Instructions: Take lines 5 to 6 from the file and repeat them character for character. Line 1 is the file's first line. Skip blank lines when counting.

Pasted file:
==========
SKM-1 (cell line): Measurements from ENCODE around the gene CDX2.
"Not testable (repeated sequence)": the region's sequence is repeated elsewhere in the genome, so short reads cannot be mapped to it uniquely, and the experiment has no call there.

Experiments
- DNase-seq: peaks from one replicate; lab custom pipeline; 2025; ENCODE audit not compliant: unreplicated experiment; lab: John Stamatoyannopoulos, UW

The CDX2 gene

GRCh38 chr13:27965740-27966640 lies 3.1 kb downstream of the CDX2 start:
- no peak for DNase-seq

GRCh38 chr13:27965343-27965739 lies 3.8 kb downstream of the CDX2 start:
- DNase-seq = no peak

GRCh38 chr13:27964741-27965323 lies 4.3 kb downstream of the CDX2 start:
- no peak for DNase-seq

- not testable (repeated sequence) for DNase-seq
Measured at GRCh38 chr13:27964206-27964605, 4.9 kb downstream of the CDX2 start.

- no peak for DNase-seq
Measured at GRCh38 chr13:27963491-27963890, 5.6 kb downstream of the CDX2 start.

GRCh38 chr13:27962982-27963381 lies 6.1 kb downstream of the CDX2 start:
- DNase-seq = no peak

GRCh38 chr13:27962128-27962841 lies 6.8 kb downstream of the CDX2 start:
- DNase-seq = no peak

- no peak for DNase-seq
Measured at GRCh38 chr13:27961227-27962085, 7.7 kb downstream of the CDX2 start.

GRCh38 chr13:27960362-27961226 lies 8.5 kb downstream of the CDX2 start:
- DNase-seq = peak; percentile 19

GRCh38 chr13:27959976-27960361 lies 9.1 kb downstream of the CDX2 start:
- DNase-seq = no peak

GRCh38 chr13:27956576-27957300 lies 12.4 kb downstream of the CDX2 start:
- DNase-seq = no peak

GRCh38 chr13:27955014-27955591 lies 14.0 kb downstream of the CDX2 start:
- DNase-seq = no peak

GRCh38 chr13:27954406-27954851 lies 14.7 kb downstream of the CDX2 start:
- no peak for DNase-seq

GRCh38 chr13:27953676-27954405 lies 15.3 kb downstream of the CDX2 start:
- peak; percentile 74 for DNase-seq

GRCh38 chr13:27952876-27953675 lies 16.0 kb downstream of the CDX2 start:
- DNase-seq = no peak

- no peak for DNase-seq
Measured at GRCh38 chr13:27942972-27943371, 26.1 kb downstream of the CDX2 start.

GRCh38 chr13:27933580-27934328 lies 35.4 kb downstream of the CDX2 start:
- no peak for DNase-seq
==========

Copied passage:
The CDX2 gene

GRCh38 chr13:27965740-27966640 lies 3.1 kb downstream of the CDX2 start: